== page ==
The wild-type (green) MLH1-PMS2 heterodimer promotes DNA mismatch repair. Disease-linked missense MLH1 variants (red) may also promote DNA repair, but are at risk of dissociating from PMS2 due to structural destabilization. The structural destabilization of MLH1 may also cause a partial unfolding of MLH1 which is recognized by the molecular chaperone HSP70 and causes proteasomal degradation of the MLH1 variant. In turn, the degradation of MLH1 leaves PMS2 without a partner protein, resulting in proteasomal degradation of PMS2.

Lastly, we predicted the effects of variants with known consequences (benign or pathogenic) may have on splicing, which may also lead to pathogenic changes. We found that, overall, about 16% of the variants are predicted to affect splicing, though none of the 19 benign variants are in this category. Interestingly, 4/7 pathogenic variants in the region that the logistic regression model predicts to be benign may affect splicing (Figure 6G), indicating that integration of effects on the genomic level is likely to boost overall predictive power, and should be considered in future developments of pathogenicity predictors.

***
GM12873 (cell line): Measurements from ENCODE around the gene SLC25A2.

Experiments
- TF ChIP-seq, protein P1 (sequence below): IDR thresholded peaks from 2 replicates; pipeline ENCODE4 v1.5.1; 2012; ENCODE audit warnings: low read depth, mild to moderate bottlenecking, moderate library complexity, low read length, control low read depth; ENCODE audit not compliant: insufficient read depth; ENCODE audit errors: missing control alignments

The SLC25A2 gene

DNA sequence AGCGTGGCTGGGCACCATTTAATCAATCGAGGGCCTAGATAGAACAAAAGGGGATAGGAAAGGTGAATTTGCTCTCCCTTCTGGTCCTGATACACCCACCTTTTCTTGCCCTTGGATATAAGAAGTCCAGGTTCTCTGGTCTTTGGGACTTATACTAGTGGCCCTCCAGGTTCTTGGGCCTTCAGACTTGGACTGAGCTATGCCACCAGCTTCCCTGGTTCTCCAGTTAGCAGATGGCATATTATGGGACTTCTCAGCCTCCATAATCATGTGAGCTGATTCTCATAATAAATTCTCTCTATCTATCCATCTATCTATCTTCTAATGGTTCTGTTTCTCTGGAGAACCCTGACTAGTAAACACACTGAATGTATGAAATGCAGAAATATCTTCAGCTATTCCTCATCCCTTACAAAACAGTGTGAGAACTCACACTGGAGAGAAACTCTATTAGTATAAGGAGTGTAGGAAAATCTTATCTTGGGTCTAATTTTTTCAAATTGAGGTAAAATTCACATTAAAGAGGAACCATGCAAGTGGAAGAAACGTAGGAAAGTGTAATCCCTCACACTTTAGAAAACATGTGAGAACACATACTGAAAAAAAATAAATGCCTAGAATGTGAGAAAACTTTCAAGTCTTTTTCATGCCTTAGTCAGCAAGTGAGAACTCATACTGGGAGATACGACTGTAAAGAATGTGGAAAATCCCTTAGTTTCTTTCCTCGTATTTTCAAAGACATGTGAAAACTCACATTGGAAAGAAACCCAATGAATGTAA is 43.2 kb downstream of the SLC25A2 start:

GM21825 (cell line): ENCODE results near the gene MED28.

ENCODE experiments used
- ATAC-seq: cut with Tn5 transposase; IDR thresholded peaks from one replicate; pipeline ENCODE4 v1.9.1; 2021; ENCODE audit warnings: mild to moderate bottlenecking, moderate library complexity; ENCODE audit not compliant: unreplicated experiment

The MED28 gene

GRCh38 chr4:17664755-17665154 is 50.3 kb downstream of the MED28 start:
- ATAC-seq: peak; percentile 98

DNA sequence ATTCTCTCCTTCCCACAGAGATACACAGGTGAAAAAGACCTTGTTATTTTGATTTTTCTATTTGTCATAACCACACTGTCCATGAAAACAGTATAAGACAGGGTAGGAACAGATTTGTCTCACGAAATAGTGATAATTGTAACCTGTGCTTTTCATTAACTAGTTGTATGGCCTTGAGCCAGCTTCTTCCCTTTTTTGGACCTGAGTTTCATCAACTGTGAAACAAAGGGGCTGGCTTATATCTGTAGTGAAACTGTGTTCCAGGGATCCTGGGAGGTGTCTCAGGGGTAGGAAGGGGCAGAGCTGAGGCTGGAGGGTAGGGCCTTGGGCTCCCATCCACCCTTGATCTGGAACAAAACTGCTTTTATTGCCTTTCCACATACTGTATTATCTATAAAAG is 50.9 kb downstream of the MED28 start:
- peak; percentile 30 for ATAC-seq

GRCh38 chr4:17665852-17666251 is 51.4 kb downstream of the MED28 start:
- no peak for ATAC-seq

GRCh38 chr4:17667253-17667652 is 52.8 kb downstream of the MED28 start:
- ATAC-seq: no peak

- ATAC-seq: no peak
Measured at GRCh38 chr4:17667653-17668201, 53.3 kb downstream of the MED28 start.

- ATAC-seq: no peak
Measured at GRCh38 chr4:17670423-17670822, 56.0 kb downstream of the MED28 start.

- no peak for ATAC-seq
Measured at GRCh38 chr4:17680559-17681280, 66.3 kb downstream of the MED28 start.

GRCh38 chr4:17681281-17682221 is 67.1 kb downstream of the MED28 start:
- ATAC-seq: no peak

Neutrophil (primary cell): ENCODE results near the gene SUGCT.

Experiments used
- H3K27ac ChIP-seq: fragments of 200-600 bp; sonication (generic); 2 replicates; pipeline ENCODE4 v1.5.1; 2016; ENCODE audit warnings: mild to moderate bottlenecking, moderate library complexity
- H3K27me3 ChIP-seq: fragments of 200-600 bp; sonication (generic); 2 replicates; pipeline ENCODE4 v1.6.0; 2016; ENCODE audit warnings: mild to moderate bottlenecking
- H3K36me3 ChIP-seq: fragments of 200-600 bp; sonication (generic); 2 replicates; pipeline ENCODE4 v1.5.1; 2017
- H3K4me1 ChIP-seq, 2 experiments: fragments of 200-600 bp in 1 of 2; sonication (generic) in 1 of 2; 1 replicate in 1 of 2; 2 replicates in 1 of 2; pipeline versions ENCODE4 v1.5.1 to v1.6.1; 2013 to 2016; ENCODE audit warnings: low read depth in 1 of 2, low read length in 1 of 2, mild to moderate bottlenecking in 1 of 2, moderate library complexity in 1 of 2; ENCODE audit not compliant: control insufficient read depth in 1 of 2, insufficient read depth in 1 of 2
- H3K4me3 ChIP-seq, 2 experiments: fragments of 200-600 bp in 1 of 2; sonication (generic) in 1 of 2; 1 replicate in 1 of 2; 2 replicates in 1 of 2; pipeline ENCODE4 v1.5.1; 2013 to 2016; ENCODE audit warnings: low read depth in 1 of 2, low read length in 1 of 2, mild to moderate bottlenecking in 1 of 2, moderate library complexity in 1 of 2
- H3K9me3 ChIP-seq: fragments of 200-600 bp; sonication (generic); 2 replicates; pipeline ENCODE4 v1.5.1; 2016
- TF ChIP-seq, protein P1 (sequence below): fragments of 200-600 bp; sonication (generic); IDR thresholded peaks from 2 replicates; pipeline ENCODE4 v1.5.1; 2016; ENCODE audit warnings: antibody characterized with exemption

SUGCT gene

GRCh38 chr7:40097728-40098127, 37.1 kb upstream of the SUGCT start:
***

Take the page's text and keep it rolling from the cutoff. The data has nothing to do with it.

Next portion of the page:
In line with observations on other destabilized proteins, we found that the degradation of some structurally destabilized MLH1 variants depends on the molecular chaperone HSP70. This suggests that HSP70 recognizes the destabilized MLH1 variants and targets them for proteasomal degradation. Accordingly, we observed that several destabilized MLH1 variants associate with HSP70. Involvement of molecular chaperones in protein degradation is a well-established phenomenon (Samant et al., 2018; Arndt et al., 2007; Kandasamy and Andréasson, 2018). Moreover, our findings are consistent with recent developments in the field, showing that degradation signals, so-called degrons, are buried within the native structure of most globular proteins. Upon exposure when the protein structure is destabilized, the degrons are recognized by chaperones and other protein quality control components, which in turn guide the target protein for degradation (Enam et al., 2018; Geffen et al., 2016; Kim et al., 2013; Maurer et al., 2016; Ravid and Hochstrasser, 2008). Thus, ultimately the degradation of a protein will depend on both the structural destabilization (ΔΔG) as well as the exposed degrons, and how efficiently these are recognized by the degradation machinery. The results presented here suggest that biophysical calculations are able to predict the structural destabilization (ΔΔG), however, since the nature of protein quality control degrons is still largely undefined (Geffen et al., 2016; Maurer et al., 2016; Rosenbaum et al., 2011; van der Lee et al., 2014), in silico prediction of these is currently not possible.